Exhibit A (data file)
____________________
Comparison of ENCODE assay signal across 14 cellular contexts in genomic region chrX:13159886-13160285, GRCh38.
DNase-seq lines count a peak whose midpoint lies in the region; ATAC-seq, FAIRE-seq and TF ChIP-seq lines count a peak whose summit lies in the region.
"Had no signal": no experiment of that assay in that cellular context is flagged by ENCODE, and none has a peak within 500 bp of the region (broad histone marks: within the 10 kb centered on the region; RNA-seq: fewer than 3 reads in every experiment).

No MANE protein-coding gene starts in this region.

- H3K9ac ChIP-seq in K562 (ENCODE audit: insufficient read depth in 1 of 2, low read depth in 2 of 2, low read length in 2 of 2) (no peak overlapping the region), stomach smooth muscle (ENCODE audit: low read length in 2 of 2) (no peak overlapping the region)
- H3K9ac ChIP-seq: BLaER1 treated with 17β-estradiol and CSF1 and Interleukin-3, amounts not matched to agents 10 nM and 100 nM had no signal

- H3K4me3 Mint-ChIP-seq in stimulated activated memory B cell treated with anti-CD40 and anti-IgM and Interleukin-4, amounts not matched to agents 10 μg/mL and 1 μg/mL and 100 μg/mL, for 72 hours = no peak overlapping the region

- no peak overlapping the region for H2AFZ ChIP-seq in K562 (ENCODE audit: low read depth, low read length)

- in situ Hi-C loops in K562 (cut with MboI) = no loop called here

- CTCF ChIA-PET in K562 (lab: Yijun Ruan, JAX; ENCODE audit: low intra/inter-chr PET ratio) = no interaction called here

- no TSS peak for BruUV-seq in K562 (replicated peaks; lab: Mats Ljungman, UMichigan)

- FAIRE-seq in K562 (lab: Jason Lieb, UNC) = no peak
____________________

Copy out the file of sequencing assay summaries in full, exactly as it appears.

Comparison of ENCODE assay signal across 14 cellular contexts in genomic region chrX:13159886-13160285, GRCh38.
DNase-seq lines count a peak whose midpoint lies in the region; ATAC-seq, FAIRE-seq and TF ChIP-seq lines count a peak whose summit lies in the region.
"Had no signal": no experiment of that assay in that cellular context is flagged by ENCODE, and none has a peak within 500 bp of the region (broad histone marks: within the 10 kb centered on the region; RNA-seq: fewer than 3 reads in every experiment).

No MANE protein-coding gene starts in this region.

- H3K9ac ChIP-seq in K562 (ENCODE audit: insufficient read depth in 1 of 2, low read depth in 2 of 2, low read length in 2 of 2) (no peak overlapping the region), stomach smooth muscle (ENCODE audit: low read length in 2 of 2) (no peak overlapping the region)
- H3K9ac ChIP-seq: BLaER1 treated with 17β-estradiol and CSF1 and Interleukin-3, amounts not matched to agents 10 nM and 100 nM had no signal

- H3K4me3 Mint-ChIP-seq in stimulated activated memory B cell treated with anti-CD40 and anti-IgM and Interleukin-4, amounts not matched to agents 10 μg/mL and 1 μg/mL and 100 μg/mL, for 72 hours = no peak overlapping the region

- no peak overlapping the region for H2AFZ ChIP-seq in K562 (ENCODE audit: low read depth, low read length)

- in situ Hi-C loops in K562 (cut with MboI) = no loop called here

- CTCF ChIA-PET in K562 (lab: Yijun Ruan, JAX; ENCODE audit: low intra/inter-chr PET ratio) = no interaction called here

- no TSS peak for BruUV-seq in K562 (replicated peaks; lab: Mats Ljungman, UMichigan)

- FAIRE-seq in K562 (lab: Jason Lieb, UNC) = no peak